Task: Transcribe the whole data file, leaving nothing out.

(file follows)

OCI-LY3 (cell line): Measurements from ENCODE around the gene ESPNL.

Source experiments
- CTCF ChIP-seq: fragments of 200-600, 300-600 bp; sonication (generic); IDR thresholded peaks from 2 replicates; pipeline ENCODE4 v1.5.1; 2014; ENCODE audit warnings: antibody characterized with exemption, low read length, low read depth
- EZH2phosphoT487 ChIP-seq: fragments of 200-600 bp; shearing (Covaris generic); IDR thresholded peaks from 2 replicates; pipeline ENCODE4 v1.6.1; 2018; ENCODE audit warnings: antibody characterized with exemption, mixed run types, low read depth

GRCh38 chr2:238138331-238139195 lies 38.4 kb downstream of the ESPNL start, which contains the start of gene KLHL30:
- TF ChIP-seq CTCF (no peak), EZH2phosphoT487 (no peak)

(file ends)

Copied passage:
OCI-LY3 (cell line): Measurements from ENCODE around the gene ESPNL.

Source experiments
- CTCF ChIP-seq: fragments of 200-600, 300-600 bp; sonication (generic); IDR thresholded peaks from 2 replicates; pipeline ENCODE4 v1.5.1; 2014; ENCODE audit warnings: antibody characterized with exemption, low read length, low read depth
- EZH2phosphoT487 ChIP-seq: fragments of 200-600 bp; shearing (Covaris generic); IDR thresholded peaks from 2 replicates; pipeline ENCODE4 v1.6.1; 2018; ENCODE audit warnings: antibody characterized with exemption, mixed run types, low read depth

GRCh38 chr2:238138331-238139195 lies 38.4 kb downstream of the ESPNL start, which contains the start of gene KLHL30:
- TF ChIP-seq CTCF (no peak), EZH2phosphoT487 (no peak)